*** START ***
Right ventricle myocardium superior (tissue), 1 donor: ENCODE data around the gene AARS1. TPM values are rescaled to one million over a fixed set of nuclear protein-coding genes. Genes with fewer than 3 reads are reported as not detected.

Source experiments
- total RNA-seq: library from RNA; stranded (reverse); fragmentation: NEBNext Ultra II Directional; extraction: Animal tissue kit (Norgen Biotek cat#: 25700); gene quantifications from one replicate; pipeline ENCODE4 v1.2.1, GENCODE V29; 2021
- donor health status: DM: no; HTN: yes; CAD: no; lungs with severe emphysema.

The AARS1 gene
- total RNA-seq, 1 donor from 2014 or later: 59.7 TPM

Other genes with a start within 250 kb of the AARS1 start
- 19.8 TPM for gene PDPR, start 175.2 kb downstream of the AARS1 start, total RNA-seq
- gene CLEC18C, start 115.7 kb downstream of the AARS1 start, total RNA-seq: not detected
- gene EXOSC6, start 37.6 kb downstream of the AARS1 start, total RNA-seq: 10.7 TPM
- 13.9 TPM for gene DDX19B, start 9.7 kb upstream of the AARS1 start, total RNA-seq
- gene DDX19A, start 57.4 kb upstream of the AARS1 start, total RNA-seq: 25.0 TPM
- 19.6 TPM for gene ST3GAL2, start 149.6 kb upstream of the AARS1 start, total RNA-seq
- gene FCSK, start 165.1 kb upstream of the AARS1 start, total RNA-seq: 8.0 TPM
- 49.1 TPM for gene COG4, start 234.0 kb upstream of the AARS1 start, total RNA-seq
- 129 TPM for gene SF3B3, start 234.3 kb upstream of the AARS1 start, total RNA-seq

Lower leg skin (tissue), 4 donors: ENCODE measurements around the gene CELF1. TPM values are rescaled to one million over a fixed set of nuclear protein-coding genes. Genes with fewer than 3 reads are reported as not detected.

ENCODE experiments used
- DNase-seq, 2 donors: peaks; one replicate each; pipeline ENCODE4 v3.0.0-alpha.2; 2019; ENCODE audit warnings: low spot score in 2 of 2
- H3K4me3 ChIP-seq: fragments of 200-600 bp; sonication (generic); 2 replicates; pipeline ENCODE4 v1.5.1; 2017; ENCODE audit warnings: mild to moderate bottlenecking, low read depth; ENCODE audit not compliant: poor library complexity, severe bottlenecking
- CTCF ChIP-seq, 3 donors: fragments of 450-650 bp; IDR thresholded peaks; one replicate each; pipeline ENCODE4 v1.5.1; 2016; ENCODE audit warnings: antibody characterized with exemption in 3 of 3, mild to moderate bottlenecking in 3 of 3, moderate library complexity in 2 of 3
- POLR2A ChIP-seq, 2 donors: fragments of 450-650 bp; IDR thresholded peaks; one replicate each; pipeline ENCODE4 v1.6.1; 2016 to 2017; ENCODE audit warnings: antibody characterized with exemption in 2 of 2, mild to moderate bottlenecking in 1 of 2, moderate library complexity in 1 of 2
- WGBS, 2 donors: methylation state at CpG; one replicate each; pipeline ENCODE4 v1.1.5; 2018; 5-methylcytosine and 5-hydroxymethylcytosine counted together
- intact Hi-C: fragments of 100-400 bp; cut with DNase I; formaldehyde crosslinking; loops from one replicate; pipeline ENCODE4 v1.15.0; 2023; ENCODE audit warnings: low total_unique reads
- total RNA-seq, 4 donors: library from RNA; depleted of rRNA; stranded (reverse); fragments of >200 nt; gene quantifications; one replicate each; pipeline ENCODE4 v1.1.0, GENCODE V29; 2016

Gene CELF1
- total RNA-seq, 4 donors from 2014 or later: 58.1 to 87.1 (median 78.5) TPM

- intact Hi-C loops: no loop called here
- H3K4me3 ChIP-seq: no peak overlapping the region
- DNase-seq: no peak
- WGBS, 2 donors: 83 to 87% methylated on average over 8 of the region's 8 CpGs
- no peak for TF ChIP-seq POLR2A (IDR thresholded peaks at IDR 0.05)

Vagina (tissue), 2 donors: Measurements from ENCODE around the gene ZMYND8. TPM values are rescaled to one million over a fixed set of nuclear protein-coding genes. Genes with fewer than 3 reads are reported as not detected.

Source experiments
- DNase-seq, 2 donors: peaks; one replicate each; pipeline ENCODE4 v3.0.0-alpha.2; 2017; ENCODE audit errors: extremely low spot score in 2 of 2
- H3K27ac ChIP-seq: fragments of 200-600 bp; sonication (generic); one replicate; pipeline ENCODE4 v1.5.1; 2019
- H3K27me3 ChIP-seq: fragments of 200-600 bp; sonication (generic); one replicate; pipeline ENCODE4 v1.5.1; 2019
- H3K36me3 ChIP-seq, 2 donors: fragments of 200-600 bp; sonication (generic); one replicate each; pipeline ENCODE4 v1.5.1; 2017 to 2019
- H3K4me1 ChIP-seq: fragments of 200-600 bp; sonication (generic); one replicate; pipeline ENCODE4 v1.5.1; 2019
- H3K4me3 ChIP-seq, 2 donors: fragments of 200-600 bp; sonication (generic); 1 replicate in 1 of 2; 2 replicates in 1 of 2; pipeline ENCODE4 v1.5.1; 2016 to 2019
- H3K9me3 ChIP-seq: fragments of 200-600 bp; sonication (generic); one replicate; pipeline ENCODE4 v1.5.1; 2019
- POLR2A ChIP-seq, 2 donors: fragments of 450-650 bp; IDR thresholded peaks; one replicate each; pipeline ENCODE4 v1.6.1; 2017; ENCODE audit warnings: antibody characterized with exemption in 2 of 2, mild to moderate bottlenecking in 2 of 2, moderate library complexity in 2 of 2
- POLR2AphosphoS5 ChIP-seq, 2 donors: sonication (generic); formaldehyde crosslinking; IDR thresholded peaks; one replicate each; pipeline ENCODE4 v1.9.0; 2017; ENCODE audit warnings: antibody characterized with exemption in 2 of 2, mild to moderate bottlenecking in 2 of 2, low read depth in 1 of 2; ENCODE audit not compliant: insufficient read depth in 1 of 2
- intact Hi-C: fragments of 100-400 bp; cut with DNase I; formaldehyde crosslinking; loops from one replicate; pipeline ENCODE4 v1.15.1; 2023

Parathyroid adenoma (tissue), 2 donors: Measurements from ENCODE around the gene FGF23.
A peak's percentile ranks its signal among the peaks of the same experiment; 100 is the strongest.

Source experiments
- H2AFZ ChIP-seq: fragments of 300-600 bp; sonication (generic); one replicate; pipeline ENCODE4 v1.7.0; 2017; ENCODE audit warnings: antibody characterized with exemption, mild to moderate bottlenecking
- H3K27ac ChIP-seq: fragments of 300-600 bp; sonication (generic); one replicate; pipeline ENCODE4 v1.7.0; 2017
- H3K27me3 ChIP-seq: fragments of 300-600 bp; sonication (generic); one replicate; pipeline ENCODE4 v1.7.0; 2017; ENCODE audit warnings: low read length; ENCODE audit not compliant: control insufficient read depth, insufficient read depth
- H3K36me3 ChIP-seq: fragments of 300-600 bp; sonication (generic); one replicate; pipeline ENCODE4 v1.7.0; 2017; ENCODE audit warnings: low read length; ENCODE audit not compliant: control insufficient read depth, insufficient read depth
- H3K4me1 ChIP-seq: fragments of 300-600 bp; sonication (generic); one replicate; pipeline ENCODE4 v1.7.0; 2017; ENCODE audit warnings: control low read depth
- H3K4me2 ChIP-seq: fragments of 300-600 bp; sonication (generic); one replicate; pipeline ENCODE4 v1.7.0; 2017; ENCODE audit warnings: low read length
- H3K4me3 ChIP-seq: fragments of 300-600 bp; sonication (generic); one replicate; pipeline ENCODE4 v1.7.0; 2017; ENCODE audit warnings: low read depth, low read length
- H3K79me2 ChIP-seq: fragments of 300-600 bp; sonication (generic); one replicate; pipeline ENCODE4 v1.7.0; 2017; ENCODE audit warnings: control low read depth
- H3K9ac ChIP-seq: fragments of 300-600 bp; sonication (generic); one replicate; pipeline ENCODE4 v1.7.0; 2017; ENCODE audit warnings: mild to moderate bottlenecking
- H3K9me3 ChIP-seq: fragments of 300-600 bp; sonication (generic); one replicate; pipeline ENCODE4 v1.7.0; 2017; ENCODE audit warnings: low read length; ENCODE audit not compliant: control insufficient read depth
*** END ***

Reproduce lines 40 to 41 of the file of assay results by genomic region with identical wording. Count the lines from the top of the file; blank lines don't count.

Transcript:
- H3K4me3 ChIP-seq, 2 donors: fragments of 200-600 bp; sonication (generic); 1 replicate in 1 of 2; 2 replicates in 1 of 2; pipeline ENCODE4 v1.5.1; 2016 to 2019
- H3K9me3 ChIP-seq: fragments of 200-600 bp; sonication (generic); one replicate; pipeline ENCODE4 v1.5.1; 2019